Guns and more
July 26, 2009, 09:37 PM
550#? No problem. Lots of blankets to avoid scratches. Have them lay it on it's back in your truck. Slide and tilt into the garage. I could do it myself, but friends are a good thing.
If it is on a pallet, leave it there and move it near position. Then rock it off and slide on carpet if needed.
Don't forget to level it. Tip it one way and put a shim under a corner. It makes the door stay open if you want. Tipping it forward is easy. Just open the door and lean on it. Tipping it back is a little more difficult, but lift on the upper lip.
You never are LIFTING 550#.

doubleh
July 26, 2009, 11:14 PM
Mine weighs about 600# and three of us put it in the house with a mover's dolly.

I visited with a safe manufacturer at a gunshow a few years back and they had some big safes on display, over a 1000#. I asked him how they moved them. He said they laid them down on a bunch of golf balls and just rolled them along.

TigerEhre
August 3, 2009, 09:26 PM
All,

Was a piece of cake. Gander Mtn loaded it in the back of my buddy's Grand Cherokee. Backed up to my garage, pushed it halfway out, tilted it to the floor and stood it up. Rolled it on galvanized pipe into position and voila. Was incredibly surprised how easy it was relative to drilling the holes in the concrete to anchor the sucker. THAT was hard and took a long time. Especially since I messed up the first time and had to do it again...

Live and learn! Appreciate the input, Winston-Salem now has another serious shooter.

Byrdman03cars
September 12, 2009, 10:13 PM
My safe weighs about 700 lbs I used golf balls to roll my safe around on, works great on any type of flooring and allows you to twist and turn the safe with ease. I moved it from garage to the bedroom by myself. Hope this helps.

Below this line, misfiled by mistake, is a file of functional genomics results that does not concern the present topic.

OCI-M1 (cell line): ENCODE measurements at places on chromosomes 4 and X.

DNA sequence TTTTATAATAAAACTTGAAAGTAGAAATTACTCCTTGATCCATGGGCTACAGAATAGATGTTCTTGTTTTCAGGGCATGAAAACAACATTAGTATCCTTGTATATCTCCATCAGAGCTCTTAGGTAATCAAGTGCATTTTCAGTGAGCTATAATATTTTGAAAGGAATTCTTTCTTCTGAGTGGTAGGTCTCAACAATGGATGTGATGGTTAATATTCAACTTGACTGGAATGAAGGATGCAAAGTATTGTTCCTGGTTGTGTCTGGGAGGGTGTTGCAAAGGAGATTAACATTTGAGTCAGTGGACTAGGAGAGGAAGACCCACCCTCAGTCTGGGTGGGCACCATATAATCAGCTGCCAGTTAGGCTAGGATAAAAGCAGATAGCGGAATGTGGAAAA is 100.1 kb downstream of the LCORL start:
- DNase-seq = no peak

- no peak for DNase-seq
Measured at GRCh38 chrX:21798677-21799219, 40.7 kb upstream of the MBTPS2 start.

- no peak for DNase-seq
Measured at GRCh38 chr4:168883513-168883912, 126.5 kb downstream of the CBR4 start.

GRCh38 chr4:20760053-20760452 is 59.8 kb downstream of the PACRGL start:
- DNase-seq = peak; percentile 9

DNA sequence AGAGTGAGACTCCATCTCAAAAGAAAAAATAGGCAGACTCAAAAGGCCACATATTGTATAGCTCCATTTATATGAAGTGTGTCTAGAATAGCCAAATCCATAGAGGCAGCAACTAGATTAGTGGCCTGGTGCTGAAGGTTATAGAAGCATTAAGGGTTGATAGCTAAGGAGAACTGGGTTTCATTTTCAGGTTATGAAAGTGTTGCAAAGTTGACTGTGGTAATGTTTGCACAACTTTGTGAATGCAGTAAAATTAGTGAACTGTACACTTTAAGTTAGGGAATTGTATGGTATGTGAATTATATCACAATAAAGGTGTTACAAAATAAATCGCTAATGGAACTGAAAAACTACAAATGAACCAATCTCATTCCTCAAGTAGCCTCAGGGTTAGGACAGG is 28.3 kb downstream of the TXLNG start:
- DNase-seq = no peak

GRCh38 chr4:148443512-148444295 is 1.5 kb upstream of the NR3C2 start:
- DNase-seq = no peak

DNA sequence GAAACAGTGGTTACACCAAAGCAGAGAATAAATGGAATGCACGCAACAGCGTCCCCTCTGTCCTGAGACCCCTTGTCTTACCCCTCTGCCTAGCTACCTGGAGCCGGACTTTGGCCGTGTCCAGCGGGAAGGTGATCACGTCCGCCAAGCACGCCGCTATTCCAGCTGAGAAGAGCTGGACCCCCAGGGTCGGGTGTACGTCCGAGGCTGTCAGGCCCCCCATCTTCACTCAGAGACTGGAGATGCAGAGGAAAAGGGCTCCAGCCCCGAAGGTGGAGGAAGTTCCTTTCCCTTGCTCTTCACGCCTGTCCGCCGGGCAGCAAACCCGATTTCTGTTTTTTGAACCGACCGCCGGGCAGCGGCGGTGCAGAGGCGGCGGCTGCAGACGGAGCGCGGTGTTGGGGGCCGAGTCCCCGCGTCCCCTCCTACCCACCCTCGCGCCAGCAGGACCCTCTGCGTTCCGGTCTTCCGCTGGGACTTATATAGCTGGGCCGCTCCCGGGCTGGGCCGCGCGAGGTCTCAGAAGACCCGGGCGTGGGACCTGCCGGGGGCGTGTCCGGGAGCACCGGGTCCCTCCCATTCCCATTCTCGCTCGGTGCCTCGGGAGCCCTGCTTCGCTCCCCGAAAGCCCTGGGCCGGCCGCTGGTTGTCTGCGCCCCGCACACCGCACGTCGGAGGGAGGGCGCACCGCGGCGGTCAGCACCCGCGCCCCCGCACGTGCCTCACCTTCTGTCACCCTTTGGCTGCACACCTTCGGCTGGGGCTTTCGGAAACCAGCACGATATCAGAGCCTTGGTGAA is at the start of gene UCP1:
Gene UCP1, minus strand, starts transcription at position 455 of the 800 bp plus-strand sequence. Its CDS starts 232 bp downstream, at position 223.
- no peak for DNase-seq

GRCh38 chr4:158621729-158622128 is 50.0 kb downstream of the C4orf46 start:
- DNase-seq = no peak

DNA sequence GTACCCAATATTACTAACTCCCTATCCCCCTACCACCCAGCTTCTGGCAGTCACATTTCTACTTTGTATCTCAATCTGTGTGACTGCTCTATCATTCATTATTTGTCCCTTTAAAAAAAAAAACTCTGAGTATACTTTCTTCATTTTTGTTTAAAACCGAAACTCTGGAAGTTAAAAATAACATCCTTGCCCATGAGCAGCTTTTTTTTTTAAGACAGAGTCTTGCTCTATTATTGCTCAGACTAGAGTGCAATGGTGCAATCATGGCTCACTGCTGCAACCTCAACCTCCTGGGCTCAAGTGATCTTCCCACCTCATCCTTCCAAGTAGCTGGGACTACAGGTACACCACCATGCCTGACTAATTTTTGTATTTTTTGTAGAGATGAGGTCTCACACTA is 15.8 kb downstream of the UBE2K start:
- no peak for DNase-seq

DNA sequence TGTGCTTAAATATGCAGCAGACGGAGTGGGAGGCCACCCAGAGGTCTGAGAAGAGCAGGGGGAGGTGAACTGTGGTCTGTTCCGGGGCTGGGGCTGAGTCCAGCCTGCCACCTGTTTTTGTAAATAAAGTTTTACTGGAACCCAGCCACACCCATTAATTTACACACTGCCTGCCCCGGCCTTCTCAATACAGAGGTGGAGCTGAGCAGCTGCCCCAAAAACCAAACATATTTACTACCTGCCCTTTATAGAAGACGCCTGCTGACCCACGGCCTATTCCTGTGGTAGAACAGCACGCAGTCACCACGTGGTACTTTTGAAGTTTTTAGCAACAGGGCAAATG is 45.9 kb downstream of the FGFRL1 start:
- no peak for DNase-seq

Byrdman

chuckusaret
September 13, 2009, 12:58 AM
Buy one from Costco, they take it right to the room/closet. I would suggest a good tip. I also recommend you bolt it to the floor and of course get a good dehumidifier.

ColinthePilot
September 13, 2009, 01:11 AM
Mine just arrived today. The "professional installation" service offered by Academy in my area is 2 college students in a pickup truck. They did a great job on a 530lb safe with a regular handtruck, and regular old consumer grade tools. When they rolled up, I was worried, but I was impressed. Definitely not their first rodeo.

Don't get me wrong. It wasn't easy. They did comment that my safe was heavier than the Cannon safes they're used to delivering. Mine was the first Browning that our Academy got in, and sold. I chuckled and said "I hate to see you guys working so hard with this thing, but I kinda like seeing you work so hard with this thing." If it's half the PITA to get it out as it was to get in, no one will be carrying my safe off.

Gun Geezer
September 13, 2009, 08:17 AM
I'm 50. Is that "mature" enough?:D

If a "hand truck" is one of those dollies you use to move a frig or freezer, then yes, that is the way to go. You will want help, but a couple burgers cannot cost that much.

Do it.

peyton
September 13, 2009, 08:32 AM
Now that it is in your garage, anchor it to the floor. Imagine how easy it would be to steal it with your "toys" inside. I have a browning safe and move it all over by myself. This last christmas my wife got me a new one, and after the movers got in position the hammer drill came and and now four lag bolts anchor it.

moooose102
September 13, 2009, 08:46 AM
i think that if you are reasonable cautious, you should have no problem moving the safe where you want it. just remember to bolt it into place once it is where you want it, so somebody else doesn't do the same later on! :what:
also, if you are putting it and keeping it in the garage, do not forget a dehimidifier of some sort. and if possible, put it some place not veiwable from the street! if that is impossible, try to camoflage it so it does not look like a gunsafe. or put some shelving with a back on it to hide it. one of the best deterences is to not invite trouble in the first place. many folks learned that thae hard way back in the late 60' early 70's when glass doored wood gun cabinettes were all the rage. people started putting them in their living room to show off their guns. :banghead::cuss: the result was a LOT of break-ins and stolen guns. OUT OF SIGHT = OUT OF MIND! :D